• ground) Integer iteration: we are limited to \(\mathbb N,\,\mathbb Z\);
  • 1) Real/ complex iteration: we extend our number system;
  • 2) We realize that this is not about number systems but about monoids. So we realize that the previous cases are particular instances of a general framework that takes monoids and gives theories of \(A\)-iterations where \(A=\mathbb N, \mathbb R,\mathbb C\);
  • 3) We realize that all we are doing is in fact considering a monoid \(A\) as a category with a single object. If we relax our understanding of what we accept as the object representing time to other kind of categories, let's say preorders, we obtain a new extension that contains the theories of iterations as special case;
  • 4) When the object of time is a discrete preorder we obtain a theory of complete recursion and of iterated compositions (omega notation);
  • 5) If we extend the object of time to continuous preorders, or real intervals, we obtain the algebraic version of compositional integrals.
  • 6) If we remove all the limitations on what time can be, we just accept arbitrary "categories of time", we obtain the theory of functor categories. That is part of what can be called \(2\)-category theory.
  • 7) Can we apply this on itself and obtain Goodstein's hyperoperations were ranks are arbitrary? Almost...
How high are we atm? We are at point 3). How much THC we are ready to take to get as high as 7)?

Quote:One problem I have, and it's dumb, but

ii) About this I added a remark under the figure you mention. I warn you to do not place the object \(A{\rm -Act}\) on the same level of those monoids. So... No, there is not a monoid that comes before, in a strict sense. Remember that every "constellation" in the world of monoids gets projected, reflected like mirror and in a reversed direction, on the world where the theories of \(A\)-iterations live. Just like the following illustration, where I show just one of the infinite constellations and its contravariant reflection:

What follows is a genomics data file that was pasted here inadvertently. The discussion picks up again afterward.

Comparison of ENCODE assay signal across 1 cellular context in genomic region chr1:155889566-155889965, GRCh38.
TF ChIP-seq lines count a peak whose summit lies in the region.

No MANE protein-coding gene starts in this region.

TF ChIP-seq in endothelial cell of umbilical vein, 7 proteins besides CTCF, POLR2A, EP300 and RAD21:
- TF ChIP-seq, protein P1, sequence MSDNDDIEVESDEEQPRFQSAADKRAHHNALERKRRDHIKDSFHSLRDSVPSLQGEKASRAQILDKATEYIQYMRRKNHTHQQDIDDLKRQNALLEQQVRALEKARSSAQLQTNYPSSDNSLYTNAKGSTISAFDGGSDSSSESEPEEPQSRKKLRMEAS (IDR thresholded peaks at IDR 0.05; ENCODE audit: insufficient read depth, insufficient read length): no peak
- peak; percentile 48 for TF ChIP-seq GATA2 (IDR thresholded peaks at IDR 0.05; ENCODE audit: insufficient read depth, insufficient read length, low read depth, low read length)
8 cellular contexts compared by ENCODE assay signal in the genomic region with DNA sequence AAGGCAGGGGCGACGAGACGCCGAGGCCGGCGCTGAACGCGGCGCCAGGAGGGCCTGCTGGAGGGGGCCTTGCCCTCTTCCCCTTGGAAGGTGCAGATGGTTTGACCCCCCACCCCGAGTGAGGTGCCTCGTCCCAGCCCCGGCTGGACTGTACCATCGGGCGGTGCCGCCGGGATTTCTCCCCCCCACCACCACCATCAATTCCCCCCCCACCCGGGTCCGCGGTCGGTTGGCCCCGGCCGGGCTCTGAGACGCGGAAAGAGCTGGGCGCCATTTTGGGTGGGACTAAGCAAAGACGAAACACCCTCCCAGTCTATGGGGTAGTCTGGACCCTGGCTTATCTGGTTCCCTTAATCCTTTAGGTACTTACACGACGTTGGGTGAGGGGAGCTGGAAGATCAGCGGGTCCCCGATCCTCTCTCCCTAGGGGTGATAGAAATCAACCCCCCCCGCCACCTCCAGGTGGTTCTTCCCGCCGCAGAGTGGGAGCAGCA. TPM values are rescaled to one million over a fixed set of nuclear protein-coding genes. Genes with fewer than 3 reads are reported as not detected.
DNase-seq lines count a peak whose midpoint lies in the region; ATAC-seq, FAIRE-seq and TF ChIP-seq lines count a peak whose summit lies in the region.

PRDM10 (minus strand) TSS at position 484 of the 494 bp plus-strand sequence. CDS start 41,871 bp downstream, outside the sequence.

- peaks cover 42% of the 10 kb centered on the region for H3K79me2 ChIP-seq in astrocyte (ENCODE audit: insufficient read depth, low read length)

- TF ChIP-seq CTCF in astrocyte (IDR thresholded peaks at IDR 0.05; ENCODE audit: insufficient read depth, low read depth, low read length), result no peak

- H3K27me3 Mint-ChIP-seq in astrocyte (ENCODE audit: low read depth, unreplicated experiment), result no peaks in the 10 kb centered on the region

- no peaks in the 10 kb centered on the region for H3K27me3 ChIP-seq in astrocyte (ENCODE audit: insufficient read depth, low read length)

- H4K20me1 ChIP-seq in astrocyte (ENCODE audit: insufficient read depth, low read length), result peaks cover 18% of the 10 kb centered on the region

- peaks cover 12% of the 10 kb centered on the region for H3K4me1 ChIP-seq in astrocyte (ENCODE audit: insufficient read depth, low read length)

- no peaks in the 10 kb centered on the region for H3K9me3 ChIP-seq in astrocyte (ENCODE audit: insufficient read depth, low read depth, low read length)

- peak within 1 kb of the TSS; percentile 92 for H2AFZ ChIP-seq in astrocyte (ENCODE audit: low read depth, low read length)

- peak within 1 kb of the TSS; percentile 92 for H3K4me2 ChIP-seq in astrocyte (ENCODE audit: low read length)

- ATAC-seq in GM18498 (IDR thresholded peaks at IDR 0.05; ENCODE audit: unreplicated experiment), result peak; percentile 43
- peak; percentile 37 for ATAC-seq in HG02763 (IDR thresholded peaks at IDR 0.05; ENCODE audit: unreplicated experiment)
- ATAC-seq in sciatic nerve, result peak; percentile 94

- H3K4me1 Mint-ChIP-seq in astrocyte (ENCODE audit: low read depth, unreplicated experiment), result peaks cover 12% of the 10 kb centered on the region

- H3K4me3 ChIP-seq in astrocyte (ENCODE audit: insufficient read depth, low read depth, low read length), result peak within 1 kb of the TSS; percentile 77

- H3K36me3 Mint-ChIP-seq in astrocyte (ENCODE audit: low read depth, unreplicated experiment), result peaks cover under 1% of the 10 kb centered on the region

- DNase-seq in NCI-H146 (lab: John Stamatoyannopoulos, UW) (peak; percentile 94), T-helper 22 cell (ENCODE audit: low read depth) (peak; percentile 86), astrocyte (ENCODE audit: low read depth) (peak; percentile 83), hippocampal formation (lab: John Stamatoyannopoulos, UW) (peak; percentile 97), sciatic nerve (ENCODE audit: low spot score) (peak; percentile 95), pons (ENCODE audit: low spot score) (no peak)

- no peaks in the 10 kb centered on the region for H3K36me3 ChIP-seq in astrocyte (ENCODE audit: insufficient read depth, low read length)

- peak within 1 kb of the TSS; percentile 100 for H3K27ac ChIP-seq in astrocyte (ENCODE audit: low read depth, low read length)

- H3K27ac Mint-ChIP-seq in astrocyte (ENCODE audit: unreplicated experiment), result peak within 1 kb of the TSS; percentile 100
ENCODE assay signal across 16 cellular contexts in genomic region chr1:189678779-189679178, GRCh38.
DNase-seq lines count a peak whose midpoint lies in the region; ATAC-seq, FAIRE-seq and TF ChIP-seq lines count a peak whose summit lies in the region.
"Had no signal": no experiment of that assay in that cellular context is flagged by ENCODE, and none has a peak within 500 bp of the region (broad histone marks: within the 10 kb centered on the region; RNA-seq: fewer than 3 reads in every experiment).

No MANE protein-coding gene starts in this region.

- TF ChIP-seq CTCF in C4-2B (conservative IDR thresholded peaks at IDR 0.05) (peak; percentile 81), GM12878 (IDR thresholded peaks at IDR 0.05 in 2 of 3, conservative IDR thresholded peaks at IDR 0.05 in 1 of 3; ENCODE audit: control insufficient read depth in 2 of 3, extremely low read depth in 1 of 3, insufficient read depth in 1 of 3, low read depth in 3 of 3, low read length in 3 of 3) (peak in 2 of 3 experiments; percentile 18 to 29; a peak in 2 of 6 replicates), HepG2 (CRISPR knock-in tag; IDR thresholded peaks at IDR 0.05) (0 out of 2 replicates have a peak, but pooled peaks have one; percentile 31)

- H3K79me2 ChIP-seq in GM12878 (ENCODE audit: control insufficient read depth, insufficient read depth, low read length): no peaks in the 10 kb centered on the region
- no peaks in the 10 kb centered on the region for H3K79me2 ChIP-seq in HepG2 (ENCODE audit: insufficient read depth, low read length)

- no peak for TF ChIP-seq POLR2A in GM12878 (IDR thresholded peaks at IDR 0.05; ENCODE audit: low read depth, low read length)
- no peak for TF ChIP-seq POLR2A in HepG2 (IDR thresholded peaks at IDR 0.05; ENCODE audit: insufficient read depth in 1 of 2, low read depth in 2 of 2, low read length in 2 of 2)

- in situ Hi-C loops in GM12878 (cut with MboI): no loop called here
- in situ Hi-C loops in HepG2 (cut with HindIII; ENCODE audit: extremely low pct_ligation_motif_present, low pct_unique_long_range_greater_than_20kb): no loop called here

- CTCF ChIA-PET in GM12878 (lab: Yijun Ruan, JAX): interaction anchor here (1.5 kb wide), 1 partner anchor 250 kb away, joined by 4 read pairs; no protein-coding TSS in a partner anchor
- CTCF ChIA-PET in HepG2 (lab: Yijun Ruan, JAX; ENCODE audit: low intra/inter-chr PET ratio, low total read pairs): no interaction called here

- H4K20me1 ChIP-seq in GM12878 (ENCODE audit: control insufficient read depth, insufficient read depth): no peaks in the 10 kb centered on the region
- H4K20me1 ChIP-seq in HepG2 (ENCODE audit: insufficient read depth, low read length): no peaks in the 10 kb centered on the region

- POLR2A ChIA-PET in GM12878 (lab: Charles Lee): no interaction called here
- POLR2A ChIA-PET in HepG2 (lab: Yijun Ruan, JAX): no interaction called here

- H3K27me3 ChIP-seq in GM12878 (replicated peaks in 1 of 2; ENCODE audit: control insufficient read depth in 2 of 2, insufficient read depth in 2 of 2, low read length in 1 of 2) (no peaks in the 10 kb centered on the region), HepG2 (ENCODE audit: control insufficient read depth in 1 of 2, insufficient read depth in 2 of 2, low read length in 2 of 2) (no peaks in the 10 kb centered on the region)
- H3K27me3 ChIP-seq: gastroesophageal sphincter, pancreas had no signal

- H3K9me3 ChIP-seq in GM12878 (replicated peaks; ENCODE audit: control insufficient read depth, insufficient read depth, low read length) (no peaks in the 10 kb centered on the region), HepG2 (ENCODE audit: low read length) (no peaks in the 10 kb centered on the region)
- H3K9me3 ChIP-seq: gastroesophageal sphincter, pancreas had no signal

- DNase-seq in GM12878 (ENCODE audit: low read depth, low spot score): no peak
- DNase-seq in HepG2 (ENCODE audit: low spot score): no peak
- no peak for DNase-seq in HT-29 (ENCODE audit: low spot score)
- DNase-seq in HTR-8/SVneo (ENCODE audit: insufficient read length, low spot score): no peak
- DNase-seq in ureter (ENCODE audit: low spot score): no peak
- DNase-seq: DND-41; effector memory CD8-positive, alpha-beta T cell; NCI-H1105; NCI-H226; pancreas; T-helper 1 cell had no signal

[Image: image.png]


iii) About the topology on these things. That is crucial... I don't know how to canonically extract topological structure from that. I have notes on how to extract divisibility information, i.e. information on the rational iterates... There are more ways btw. In classical analysis the topological information is extracted from two informations: the complete order relation of the real numbers and from its field structure. So you use the metric and from there the norm and use them to study sequences by defining convergence first and continuity. Here maybe we should maybe extract some partial-order information from the monoids and from the iterations and maybe use it in  some way. But that is the analytic way...

If we instead follow a more Grothendiek inspiration... maybe I should study the mechanism of sheafification and how to extract directly the lattice of open sets from the monoid or from the set equipped with the action and how all of this varies when modulating the monoid of time.

tl,dr: It's too early for me to introduce topology at that general level. I believe I'd better go for Jabotinsky's related business and in how to produce vector fields from \(A\)-actions.

MSE MphLee
Mother Law \((\sigma+1)0=\sigma (\sigma+1)\)
S Law \(\bigcirc_f^{\lambda}\square_f^{\lambda^+}(g)=\square_g^{\lambda}\bigcirc_g^{\lambda^+}(f)\)